Bottom Line

Don’t expect to see any pitcher’s duels for the next three days — the Mets are a hot-hitting team and the Rockies are an always-hitting squad. From the outset, this looks to be a slugfest, with the winning team most likely the one that swings early, often, and late.

The Mets have an added advantage — Rockies closer Brian Fuentes is no longer the closer, having been removed after four straight meltdowns. That leaves the Mets to feast on the offerings of former teammate Jorge Julio and LaTroy Hawkins in the late innings.


I Don’t Want to Pitch

Well, it appears that Jason Vargas WILL be starting on Tuesday — unless the Mets remember Aaron Sele is still on the roster.

Per quotes from Newsday, Oliver Perez stated:

“I don’t want to pitch on Tuesday. I don’t want to pitch when I feel something. I want to pitch when I’m healthy.”

Well if that’s the way he feels, I don’t want him to pitch, either.


Vargas or Pelfrey?

Jason Vargas pitching for the Mets at Shea in May

New Orleans Zephyrs starter Jason Vargas was held out of his Sunday start, most likely because he is the emergency fill-in should Oliver Perez still have back issues tomorrow.

It’s entirely possible, in fact, that the Mets hold out Perez regardless of how he feels, as a precautionary measure. His 7-6 record does not correlate with the way he’s been pitching this year — more times than not, he’s put out ace-like efforts. With the All-Star break looming, it would make good sense to give Ollie an extended break to let his back heal, and have him fresh and healthy for the second half.

At the same time, Tuesday is as good a time as any to see if Jason Vargas can help this club this year. He gave a solid if unspectacular effort in his one spot start in early May, going seven full innings and allowing six hits and no walks. Unfortunately, two of those hits were homeruns, and thus he gave up five runs. Still, he pitched fairly well, throwing lots of strikes, hitting spots, and changing speeds. Though perhaps not ready for regular duty in a Major League starting rotation, he is much more polished and composed than Mike Pelfrey — if less blessed with god-given talent.

Giving Pelfrey instead of Vargas the start yesterday reeked of trying to catch lightning in a bottle. Though Pelfrey was doing better in AAA than he did in the Majors, he wasn’t exactly lights-out, and based on his performance on Sunday, he’s still very raw. The electrifying sinker we saw in spring training returned, albeit only for an inning and a half. Though his slider looked better, he still isn’t changing speeds — and the fact that he uses the slider for strikes is a recipe for disaster (sorry, Jorge Sosa’s luck with that will run out soon as well). As a result, if he doesn’t have great command of the sinker, he’s doomed.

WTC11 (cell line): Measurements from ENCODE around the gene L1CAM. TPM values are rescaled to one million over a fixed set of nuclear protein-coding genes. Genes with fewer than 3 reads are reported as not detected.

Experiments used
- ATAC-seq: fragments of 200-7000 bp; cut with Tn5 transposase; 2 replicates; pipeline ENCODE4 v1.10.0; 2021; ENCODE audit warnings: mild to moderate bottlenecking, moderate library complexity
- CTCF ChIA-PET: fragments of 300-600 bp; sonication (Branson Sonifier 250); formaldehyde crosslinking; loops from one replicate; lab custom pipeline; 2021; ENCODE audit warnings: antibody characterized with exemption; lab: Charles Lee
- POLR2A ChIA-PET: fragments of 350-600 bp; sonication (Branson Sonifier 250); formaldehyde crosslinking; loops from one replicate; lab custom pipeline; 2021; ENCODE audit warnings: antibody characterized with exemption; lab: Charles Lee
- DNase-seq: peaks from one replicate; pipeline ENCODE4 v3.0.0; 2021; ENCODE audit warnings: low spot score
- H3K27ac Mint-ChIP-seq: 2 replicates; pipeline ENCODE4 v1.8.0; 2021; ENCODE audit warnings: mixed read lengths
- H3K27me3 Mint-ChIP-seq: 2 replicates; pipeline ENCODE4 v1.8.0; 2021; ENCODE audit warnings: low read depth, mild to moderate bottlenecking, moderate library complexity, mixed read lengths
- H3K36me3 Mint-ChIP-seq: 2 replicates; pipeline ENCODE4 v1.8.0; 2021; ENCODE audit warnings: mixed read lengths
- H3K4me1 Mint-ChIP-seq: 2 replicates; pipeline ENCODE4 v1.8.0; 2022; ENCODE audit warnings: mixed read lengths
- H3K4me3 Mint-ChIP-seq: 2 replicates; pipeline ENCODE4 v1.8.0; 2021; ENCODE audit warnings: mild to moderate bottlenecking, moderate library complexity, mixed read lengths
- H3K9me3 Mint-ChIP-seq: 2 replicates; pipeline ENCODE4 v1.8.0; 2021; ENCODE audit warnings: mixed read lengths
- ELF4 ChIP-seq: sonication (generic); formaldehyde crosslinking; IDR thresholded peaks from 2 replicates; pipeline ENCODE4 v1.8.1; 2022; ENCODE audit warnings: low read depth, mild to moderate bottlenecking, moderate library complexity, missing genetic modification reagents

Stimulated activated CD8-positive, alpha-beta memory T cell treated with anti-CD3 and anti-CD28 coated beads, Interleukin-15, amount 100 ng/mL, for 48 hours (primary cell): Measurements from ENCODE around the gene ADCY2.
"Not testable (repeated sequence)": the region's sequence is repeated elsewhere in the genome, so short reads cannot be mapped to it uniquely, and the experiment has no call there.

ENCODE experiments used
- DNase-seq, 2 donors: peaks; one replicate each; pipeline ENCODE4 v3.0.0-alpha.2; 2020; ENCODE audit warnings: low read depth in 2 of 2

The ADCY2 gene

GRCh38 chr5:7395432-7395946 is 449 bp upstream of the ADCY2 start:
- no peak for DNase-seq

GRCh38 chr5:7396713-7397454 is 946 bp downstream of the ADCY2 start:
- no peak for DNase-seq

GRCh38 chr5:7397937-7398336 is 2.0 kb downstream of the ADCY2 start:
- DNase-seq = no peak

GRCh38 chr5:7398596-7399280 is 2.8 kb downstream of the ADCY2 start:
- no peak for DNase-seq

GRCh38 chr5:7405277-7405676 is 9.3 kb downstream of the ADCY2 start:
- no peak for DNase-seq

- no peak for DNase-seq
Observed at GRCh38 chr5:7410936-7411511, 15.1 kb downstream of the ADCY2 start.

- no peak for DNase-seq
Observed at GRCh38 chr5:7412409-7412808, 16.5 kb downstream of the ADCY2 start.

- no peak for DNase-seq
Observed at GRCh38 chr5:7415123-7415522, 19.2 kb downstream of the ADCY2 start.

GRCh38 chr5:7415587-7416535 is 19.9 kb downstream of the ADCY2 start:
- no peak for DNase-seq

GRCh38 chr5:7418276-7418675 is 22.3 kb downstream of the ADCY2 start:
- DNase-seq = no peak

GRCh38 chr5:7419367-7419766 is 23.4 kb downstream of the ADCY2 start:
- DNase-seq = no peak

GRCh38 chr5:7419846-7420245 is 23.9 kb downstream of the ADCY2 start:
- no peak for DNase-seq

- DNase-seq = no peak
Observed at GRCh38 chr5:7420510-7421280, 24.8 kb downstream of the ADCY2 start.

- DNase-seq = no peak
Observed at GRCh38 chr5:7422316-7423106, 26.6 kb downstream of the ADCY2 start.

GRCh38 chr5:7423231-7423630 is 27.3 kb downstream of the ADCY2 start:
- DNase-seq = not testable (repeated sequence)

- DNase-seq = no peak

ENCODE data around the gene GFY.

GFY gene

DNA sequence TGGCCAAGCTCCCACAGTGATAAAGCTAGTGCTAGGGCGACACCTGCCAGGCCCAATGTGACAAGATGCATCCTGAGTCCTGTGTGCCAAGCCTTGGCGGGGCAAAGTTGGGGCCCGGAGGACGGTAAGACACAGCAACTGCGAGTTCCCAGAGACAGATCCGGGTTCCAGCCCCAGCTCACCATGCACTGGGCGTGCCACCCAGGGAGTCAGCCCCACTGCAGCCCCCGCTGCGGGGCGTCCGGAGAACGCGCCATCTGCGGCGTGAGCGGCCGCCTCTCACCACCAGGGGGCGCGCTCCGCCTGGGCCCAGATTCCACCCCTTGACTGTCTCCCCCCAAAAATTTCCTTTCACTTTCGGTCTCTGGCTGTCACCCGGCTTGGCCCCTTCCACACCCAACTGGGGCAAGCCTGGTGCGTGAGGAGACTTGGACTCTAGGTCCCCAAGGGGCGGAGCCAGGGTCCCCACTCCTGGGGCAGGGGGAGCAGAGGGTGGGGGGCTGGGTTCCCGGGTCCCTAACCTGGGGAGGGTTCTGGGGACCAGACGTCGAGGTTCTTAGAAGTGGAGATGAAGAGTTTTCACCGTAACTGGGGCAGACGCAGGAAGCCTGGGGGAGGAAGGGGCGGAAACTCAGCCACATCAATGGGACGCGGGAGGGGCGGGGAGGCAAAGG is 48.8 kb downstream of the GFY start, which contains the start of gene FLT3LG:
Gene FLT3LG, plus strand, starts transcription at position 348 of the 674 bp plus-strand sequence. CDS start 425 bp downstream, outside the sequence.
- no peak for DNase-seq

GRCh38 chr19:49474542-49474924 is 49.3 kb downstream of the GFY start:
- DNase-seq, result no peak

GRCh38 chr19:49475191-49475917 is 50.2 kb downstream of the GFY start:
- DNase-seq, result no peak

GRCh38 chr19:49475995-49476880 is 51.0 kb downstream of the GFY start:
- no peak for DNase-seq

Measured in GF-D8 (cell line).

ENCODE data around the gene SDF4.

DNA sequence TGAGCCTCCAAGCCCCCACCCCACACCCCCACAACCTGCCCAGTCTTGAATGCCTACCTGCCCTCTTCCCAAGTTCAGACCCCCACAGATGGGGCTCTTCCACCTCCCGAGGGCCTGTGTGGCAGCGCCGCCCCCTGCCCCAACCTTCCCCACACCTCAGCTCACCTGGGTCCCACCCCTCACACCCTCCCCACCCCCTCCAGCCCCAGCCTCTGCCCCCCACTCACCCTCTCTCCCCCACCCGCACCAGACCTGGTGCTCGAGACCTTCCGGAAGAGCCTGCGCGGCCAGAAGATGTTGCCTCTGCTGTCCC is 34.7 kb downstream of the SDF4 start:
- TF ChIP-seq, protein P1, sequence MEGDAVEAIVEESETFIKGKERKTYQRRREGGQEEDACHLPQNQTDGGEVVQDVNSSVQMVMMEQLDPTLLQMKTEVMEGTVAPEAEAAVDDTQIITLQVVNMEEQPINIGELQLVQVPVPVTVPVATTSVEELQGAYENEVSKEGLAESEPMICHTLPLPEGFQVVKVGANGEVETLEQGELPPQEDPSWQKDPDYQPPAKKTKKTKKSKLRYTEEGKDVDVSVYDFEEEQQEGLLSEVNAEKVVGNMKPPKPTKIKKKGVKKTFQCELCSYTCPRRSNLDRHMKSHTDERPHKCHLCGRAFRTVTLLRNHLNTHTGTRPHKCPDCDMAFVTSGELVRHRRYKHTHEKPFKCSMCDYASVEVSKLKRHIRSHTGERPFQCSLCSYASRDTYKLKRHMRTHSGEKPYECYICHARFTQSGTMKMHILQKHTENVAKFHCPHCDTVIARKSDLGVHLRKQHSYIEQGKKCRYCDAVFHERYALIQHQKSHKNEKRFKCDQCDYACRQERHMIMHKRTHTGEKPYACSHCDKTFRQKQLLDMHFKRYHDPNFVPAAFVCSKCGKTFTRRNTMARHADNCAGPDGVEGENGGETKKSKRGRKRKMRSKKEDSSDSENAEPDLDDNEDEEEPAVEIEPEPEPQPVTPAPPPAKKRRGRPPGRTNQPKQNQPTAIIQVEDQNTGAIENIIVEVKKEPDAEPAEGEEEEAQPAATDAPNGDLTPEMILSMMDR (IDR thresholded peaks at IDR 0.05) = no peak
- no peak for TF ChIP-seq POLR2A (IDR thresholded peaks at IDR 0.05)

Vargas, on the other hand, has an average assortment of pitches — nothing particularly impressive, but nothing awful either. Unlike Pelfrey, no one will ever consider him a future staff ace, but he’s a tough competitor who does everything he can to win a game and rarely beats hiimself. In many ways, he’s a poor man’s Tom Glavine, in that he pitches to contact and does all the “other” things to help himself win — he fields well, hits well, keeps runners close, etc. Though he will get beat with the gopher ball — not a great thought considering he may be pitching at Coors Field — it’s generally because he’s not afraid to challenge hitters. Though he doesn’t have electrifying stuff, at this point in his career, he’s probably ahead of Pelfrey, and better equipped to keep the Mets in a ballgame.

Should Vargas get a start and pitch well, he could be considered as a spot starter / relief pitcher for a while — perhaps until Dave Williams comes back. It might be nice to have a lefty not named Schoeneweis to team up with Pedro Feliciano.

We may find out on Tuesday night.